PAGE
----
Cross-Functional Teams

4. Transparency

Many organisations fail due to a lack of knowledge of the overall system. They cannot optimize globally. Classical obstacles to transparency exist at all levels: From the developer who does not know how a colleague’s work affects him or her to the manager who cannot say what the Absolute Prio 1 is. This lack of transparency leads to many problems. It starts with the developer, who unconsciously torpedoes the work of his colleagues, and extends to whole teams working on the wrong things. None of this is desirable and the more often something like this happens, the more critical and important it is to increase transparency.

Some organizations waste almost all of their capacity to manage problems caused by lack of transparency. In such situations, “drudging” is probably a more accurate description than “scaling”. There are many levers for increasing transparency to the point where scaling makes sense. Some of them are:

  • Put on a Kanban – that everyone can see!

  • A central backlog from which all teams help themselves

  • Collective Code Ownership as a basis for “communication through code

  • Andons: Build Monitoring and “Stop the Line” based on automated tests

  • Joint planning and joint reviews in which only the integrated product is shown

Transparency is anti-proportional to overhead and problems. In other words: With agile scaling, transparency is proportional to ROI. Agile teams that lack transparency do not make a meaningful contribution to the business goals.

5. Focus

In many organizations, one of the main problem is a wrong focus on workload: you manage work and bring tasks to employees. The basic assumption here is that you create value by keeping everyone “busy” to the maximum. In an agile organization, it’s the other way around: we bring people to work that is worth doing. We know that there is no positive correlation between value creation and workload. We focus on delivering a usable product – getting things done. A classic problem in many organizations is that by trying to get people working to capacity, many things are “in the works”: This requires task switching and coordination. But even in the most trivial scenarios, the resulting loss of focus leads to massively reduced ROI and significantly increased lead times: We spend too much time trying to figure out why nothing is finished – and too little time trying to get something finished.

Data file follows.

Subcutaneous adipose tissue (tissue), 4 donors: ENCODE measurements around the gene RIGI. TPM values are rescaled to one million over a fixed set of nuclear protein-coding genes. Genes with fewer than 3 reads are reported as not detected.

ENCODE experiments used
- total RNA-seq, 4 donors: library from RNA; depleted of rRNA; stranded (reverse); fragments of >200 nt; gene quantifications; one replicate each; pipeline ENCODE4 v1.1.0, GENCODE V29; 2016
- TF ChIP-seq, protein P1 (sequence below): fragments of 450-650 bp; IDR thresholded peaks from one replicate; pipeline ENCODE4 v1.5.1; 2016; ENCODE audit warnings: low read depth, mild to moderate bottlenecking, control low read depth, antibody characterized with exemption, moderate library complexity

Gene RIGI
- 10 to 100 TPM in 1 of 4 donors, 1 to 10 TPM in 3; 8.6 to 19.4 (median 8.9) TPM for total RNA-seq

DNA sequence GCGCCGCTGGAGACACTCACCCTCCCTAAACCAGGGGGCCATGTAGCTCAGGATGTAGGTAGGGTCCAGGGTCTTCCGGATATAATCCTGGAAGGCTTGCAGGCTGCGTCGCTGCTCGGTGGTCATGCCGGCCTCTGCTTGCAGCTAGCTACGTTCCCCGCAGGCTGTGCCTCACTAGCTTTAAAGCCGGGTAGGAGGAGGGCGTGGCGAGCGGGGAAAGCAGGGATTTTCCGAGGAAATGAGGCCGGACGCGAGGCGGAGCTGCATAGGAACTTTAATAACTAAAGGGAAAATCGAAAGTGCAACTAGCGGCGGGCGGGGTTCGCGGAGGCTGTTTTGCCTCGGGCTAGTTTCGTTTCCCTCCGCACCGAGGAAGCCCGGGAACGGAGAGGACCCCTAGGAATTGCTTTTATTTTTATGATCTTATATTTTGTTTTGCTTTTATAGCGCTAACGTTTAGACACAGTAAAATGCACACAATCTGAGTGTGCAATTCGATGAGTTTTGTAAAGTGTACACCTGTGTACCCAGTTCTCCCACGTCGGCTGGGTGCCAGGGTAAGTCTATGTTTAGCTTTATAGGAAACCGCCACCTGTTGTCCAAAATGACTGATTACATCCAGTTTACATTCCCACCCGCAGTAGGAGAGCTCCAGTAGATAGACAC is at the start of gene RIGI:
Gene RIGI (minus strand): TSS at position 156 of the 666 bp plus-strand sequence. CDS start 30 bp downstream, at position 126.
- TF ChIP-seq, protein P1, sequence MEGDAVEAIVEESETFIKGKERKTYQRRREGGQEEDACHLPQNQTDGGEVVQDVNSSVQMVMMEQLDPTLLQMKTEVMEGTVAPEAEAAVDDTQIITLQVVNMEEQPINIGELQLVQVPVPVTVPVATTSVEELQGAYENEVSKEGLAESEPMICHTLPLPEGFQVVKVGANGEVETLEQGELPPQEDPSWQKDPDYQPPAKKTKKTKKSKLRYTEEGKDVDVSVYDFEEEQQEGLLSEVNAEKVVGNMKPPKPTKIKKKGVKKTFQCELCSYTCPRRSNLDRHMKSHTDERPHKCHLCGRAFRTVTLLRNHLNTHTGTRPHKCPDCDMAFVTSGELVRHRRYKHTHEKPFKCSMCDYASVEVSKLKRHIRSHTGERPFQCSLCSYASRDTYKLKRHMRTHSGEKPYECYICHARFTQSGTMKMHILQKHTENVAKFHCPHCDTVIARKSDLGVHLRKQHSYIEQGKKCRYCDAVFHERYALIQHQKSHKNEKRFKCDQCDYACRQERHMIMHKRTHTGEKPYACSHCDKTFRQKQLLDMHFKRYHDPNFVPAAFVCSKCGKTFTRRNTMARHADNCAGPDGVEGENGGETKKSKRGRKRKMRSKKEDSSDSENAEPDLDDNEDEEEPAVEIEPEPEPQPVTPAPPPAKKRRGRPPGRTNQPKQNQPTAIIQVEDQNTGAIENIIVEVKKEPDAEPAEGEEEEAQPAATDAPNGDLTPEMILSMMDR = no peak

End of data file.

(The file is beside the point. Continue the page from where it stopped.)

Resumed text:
The main idea behind focus is: It costs much less to do the wrong thing first and then the right thing afterwards – than to do two things at the same time. As trivial as this sounds, it is difficult to implement: The entire organization needs a clearly sorted list of goals, and each goal must be clearly prioritized. There is exactly one single Priority 1. Next, “Work in Progress” must be strictly limited. Focus requires managers to fundamentally rethink their attitude: accept that “idleness” costs less than overload. Nor can you get everything at once. Unfocused teams may be “well utilized” but are highly ineffective. The less focused, the longer they take to create value.


“Agile scaling”, which does not care about the aforementioned traps, will most likely become a cargo cult. On the outside, the transition looks successful, but on the inside, the benefits of the transition are missing. For successful agile transitions, a common approach is to bring on board experienced experts who have “fought on the front lines” and already know the traps.
To avoid the traps in a scaled environment, we recommend:

  • Management support for the transition. To close the traps, some things in the organization have to be turned upside down. This requires full support from management.

  • Build an Agile Transition Team (ATT) in which both managers and developers are involved. The ATT has a clear change backlog that everyone is working on together.

  • Executive Coaching for the key people in the transition. This includes line managers as well as product owners and scrum masters. The external coach needs experience in agile scaling!

  • Technical Coaching helps the teams to get the right tools faster: This pays off very quickly with a higher quality product!

  • Hire a consultant to lead the transition. This person must know exactly what he or she is doing and must work without compromise. He must have the power to push through even unpopular changes.

  • Training for all in agility. In a safe training environment, the impact of the transition is much easier to communicate.